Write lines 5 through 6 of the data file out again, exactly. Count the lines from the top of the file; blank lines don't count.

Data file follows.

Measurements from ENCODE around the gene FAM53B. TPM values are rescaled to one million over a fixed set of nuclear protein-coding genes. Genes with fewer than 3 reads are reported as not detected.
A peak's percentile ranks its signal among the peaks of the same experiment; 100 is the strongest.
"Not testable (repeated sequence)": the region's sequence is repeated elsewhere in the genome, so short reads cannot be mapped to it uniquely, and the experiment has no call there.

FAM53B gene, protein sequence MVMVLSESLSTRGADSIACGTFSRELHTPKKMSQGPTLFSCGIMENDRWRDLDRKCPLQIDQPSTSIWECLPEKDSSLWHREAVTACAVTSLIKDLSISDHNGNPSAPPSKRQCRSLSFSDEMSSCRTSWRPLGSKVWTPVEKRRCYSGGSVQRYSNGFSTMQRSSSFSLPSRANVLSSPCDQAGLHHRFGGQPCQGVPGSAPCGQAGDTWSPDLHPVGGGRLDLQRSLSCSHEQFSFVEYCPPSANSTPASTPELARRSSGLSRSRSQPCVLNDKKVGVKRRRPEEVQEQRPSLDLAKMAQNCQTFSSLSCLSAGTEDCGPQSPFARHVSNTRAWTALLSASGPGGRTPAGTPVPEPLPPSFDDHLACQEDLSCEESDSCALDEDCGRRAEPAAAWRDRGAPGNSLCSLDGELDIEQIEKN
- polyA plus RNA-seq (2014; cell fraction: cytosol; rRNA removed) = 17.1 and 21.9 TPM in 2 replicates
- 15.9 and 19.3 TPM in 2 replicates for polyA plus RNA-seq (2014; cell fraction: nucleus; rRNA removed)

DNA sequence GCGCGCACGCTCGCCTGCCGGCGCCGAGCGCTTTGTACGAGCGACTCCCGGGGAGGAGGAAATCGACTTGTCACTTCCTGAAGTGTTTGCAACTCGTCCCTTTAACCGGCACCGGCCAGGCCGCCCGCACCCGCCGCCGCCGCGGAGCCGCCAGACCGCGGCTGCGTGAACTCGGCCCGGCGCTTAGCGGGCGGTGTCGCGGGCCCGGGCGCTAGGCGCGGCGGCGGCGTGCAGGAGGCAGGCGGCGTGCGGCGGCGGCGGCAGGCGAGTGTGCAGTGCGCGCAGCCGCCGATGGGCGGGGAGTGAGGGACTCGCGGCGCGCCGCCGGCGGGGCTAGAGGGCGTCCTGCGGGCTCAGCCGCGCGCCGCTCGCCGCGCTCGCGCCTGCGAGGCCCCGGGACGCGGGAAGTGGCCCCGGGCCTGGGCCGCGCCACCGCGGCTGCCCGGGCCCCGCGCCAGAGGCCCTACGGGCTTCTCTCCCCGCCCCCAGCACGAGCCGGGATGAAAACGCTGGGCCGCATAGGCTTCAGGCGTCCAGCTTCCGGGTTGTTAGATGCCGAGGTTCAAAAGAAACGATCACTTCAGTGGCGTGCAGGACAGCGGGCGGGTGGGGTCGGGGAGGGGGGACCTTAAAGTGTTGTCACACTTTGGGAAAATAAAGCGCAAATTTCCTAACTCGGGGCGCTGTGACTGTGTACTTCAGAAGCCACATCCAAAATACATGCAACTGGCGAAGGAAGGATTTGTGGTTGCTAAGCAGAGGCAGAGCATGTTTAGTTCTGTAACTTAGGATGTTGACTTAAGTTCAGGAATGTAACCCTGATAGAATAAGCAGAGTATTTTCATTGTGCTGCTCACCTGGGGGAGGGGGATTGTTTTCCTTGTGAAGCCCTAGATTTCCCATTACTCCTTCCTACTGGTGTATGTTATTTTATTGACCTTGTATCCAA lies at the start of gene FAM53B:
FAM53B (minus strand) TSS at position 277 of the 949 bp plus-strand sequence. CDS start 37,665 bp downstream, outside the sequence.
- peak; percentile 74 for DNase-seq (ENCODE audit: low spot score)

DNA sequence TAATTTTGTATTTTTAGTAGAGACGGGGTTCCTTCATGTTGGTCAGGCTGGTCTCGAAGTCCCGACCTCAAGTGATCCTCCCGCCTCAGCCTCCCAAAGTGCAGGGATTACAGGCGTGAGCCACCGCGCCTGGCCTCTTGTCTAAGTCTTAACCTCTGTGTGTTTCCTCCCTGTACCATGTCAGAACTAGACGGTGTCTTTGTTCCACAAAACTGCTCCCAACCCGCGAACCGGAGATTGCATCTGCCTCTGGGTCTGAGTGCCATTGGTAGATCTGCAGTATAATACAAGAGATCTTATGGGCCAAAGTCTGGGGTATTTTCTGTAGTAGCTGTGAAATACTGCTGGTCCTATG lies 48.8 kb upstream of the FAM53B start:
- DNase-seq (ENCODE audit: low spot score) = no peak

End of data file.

- polyA plus RNA-seq (2014; cell fraction: cytosol; rRNA removed) = 17.1 and 21.9 TPM in 2 replicates
- 15.9 and 19.3 TPM in 2 replicates for polyA plus RNA-seq (2014; cell fraction: nucleus; rRNA removed)